This month (April '10) a full article - a dramatic remix and elaboration of the blog above - was published in NCTE's Classroom Notes Plus (CNP). CNP is a wonderful quarterly journal built around translating theory into powerful classroom practices.  The Reading with Your Pen Article is extra cool because it includes narratives by NicoleJane and Elizabeth about their uses of the Reading with Your Pen Palette in their classrooms.

Of special note, the new issue also contains a lesson on "Analyzing Video Messages" by MC POPPER Luke Rodesiler.  As the kiddies might say, "MC POP REPRESENT!"

I can't say enough wonderful things about working with Felice and her team on this article. I hope folks find it to be enjoyable and useful. 

You can read the full text here or download it below.  I've also attached the updated Reading With Your Pen PDF below for you to copy.

If you dig this article, please do consider subscribing to CNP for $20 a year as they a great job of sharing meaningful and ready to use lessons.  They make a practice of sharing pretty hip lessons that make classrooms pop!

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* For those of you who are new to MC POP you can get a taste of my thoughts on science and reading in these three older bouncing blogs:

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Ryan,

This is really great. I'm already thinking of where I can share them--the students in my classes this fall come to mind.

Ruth Vinz and I collaborated on the Daybooks of Critical Reading and Writing (along with Fran Claggett, too) and we often heard from teachers that students didn't really know how to annotate, nor did the teachers know just what to tell them. "Reading with your pen" is an excellent metaphor, I agree, and these very specific actions ought to help extend it.

Thank you.

Louann
Have you ever tried using the daybooks ... at night :) They're really cool, eh? Yeah, not every kid will need the specific but a lot DO NEED those plays....
Minutes ago, I sat down to write my week one lesson plans for a senior advanced composition course , but I decided to do a quick email check and wandered onto your new post "Reading with your Pen." Day two's lesson plan just happens to be "How and Why to Annotate" - I teach/sell the importance of annotation and active reading strategies using a powerpoint based on information I found in a helpful article by Carol Porter-O'Donnell “Beyond the Yellow Highlighter: Teaching Annotations Skills to Improve Reading Comprehension” English Journal vol. 93, No. 5 May 2004. Although it's a composition course, each week begins with reading and annotating a collection of assigned essays on our topic. I then grade student annotations - a wonderful way to view the critical dialogue students have with authors.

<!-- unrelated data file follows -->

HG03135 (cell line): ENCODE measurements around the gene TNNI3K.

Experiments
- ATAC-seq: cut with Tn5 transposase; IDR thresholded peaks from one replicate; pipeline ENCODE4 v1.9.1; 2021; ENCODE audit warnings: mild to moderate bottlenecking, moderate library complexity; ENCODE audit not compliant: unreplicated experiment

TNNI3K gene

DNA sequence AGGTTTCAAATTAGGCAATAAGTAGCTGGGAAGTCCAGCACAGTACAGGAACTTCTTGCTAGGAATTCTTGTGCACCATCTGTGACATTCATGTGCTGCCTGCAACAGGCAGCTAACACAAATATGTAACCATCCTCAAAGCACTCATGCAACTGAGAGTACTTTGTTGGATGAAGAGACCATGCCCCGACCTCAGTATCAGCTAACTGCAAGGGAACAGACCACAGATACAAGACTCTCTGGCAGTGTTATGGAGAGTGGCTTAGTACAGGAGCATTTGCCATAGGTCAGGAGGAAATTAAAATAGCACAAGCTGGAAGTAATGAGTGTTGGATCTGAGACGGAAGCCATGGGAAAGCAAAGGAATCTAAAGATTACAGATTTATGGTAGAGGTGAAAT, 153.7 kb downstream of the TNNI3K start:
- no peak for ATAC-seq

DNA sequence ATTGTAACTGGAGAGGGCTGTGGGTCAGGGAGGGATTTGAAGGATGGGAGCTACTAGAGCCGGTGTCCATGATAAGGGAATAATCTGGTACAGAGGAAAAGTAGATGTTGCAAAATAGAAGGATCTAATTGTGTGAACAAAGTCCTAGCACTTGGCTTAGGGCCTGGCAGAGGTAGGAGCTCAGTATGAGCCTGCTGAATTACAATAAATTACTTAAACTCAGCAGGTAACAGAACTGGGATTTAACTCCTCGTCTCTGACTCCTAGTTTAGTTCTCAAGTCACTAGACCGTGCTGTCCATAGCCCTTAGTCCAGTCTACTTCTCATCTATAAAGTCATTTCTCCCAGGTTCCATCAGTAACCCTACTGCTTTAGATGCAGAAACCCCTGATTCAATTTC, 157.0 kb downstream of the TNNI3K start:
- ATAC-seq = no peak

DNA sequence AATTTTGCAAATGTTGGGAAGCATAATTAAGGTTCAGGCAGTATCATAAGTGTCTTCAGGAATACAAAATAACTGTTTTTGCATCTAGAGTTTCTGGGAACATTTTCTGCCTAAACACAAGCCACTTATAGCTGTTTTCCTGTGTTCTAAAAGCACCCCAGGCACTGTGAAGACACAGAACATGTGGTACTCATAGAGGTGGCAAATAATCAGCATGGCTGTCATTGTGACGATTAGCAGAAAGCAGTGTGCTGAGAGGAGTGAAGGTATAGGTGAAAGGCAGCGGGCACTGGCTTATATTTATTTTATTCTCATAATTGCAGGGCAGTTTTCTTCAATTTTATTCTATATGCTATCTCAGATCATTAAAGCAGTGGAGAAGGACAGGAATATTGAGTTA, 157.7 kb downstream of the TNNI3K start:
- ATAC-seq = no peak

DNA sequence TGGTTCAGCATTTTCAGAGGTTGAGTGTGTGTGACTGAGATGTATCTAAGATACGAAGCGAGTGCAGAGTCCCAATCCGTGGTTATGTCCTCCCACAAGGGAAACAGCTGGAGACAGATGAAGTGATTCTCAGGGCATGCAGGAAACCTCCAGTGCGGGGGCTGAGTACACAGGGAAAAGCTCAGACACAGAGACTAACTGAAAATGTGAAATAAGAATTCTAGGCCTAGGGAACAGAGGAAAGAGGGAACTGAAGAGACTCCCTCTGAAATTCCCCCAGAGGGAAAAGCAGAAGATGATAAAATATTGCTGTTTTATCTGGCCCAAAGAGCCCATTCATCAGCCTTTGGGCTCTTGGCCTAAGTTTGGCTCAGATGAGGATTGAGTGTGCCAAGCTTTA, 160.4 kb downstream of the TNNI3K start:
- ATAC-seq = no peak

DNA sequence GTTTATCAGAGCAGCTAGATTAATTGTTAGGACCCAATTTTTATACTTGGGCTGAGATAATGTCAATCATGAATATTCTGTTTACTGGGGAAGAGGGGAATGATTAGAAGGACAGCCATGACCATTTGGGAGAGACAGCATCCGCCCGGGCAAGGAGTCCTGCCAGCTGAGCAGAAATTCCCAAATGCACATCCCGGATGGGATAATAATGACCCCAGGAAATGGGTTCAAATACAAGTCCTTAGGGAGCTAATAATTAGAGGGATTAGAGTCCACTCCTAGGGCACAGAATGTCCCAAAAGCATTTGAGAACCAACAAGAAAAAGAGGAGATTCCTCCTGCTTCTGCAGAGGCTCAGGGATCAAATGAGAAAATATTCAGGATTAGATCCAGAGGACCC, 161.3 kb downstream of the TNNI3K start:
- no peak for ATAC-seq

I will definitely add &use many of your quick and easy graphics from the "playbook" this year. I think I'm going to add a subtitle to my powerpoint as well: "Reading With Your Pen." Thanks! The timing is perfect!.
Lori,

What can I say - I try to make sure things get to you in a timely fashion!

Thanks for writing and thanks for the thanks!

Ryan:)
Ryan, I just came across this after reading the latest graphic novel posts. My students are struggling high school readers who with luck will shortly be struggling college readers. I've concentrated on connecting with and marking the text this year - and it works!! I don't know whether it's the highlighters we use or just the "Oh, I get it!" phenomena, but I see a decided improvement and most importantly, they do too. I can't wait to use your techniques. for peer editing. What a great idea.
Margery,

Thanks for writing and sharing your experiences. I'm glad you like this. I'm actually doing a edit of the moves for an NCTE magazine - so do stay tuned for that update. Happy New Year! Ryan:)
I'm not sure exactly how I got here, but I love your annotation "pen strokes," Ryan! Definitely saving and using next year with my freshmen and sophomores! And a belated congrats on being published by NCTE. :)
Jo to the Hawke - Thanks x2! Glad you like it - just remember not to use them all at once!!!

:) I'm thinking about copying the whole set for everyone; teaching several at a time in the first weeks; and then requiring certain ones or a certain number of their choice, depending on the assignment.

Yeah, that is a great way to go with them - please do let me know how they work out! RRG:)

We introduced annotation into our fifth grade summer reading and now through 12. I am so pleased to find this resource as I try to teach fifth graders about annotation. Will certainly be using it extensively.

Many thanks!

Heather, so glad you like it - make sure you use a few at a time!  Keep us posted on your work!